Another important thing to remember is that dogs should not be left tied up in a public place. Not only can you face a $50 fine for leaving your dog outside unsupervised while you pop into the shop, but your dog could be stolen while you are gone. And while you are allowed to leave a dog in a car, you can only do so if the weather is suitable to do so. It is also advisable to provide some ventilation for dogs left in cars during the summer months when it can be a bit warmer, by leaving a couple of windows slightly open.

Some other rules to keep in mind (which may not be self-evident):

  • You are not allowed to ride your bike on a multi-use, paved pathway with your dog running alongside on a leash
  • Dogs are not allowed within 5m of a playground, swimming areas, sports fields or cemeteries
  • Dogs are not allowed to hang out the window of a car, or ride in the bed of a pickup truck (except where the bed is either fully enclosed, or the dog is in a kennel)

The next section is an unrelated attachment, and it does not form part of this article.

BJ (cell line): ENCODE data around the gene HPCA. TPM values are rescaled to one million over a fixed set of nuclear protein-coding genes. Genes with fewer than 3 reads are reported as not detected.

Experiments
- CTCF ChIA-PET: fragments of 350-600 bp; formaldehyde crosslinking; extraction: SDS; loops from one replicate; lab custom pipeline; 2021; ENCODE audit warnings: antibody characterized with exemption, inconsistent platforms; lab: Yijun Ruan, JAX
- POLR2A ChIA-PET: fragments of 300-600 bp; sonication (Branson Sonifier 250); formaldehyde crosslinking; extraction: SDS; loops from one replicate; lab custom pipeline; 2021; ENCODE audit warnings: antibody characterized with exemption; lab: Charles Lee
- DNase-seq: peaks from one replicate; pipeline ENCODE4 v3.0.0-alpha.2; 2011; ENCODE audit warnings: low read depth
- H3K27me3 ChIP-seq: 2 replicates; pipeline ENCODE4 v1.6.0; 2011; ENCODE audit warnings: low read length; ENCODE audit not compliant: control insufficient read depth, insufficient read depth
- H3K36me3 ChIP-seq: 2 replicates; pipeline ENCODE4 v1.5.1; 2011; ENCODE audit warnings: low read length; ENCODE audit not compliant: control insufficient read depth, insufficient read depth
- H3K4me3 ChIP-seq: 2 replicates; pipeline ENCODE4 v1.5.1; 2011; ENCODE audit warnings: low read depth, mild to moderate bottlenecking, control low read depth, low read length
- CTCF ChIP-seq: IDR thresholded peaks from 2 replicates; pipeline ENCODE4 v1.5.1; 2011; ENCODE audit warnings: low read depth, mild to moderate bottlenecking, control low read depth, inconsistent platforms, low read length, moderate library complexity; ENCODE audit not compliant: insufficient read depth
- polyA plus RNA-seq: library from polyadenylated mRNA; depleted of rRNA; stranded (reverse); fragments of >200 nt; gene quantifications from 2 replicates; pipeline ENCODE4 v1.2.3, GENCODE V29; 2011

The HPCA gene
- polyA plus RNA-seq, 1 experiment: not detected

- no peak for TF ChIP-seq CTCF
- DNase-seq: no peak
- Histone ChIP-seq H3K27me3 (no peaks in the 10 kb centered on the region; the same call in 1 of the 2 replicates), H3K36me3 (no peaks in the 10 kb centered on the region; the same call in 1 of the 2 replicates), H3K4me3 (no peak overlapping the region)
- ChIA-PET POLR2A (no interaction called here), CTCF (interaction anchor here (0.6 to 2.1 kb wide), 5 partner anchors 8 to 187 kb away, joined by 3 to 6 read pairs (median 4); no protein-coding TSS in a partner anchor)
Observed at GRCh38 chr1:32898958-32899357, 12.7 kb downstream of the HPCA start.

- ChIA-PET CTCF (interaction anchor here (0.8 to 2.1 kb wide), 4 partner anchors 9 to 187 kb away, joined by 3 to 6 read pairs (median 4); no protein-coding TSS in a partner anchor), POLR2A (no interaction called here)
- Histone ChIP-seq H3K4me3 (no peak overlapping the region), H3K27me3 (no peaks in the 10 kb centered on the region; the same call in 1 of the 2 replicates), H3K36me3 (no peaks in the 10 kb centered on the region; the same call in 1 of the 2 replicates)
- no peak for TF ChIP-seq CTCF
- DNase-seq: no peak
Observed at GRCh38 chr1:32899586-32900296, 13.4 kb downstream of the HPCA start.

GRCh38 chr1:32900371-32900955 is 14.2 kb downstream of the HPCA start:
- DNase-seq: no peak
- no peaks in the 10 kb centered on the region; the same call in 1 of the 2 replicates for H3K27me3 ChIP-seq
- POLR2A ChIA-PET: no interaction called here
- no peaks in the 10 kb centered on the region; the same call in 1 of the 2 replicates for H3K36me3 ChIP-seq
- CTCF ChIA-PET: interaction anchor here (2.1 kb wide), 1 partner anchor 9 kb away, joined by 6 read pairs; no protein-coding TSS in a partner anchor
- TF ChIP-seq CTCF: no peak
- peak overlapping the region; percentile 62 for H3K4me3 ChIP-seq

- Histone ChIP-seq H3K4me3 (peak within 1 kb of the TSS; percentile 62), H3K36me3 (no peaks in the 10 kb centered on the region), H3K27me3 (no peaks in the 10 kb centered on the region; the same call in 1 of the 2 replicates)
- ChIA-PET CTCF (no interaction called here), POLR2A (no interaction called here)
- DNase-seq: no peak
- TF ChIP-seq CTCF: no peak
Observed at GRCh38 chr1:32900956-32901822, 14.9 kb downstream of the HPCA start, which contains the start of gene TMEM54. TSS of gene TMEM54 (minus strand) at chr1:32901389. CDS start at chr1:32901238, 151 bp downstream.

Finally, you should note that if you are out and about in the countryside where your dog can roam off-leash (such as in Rocky View county), you need to ensure that your dog does not harass any livestock. Not only is this an offence that carries a hefty fine ($250 in the case of Rocky View County), but under Section 25 of the Stray Animals Act, farmers have the right to shoot dogs on sight that are chasing, worrying or otherwise harming livestock. Similar provisions apply to wild animals under the Wildlife Act.

Socks and Indy on leash at Upper Kananaskis Lake
© Katalin Hall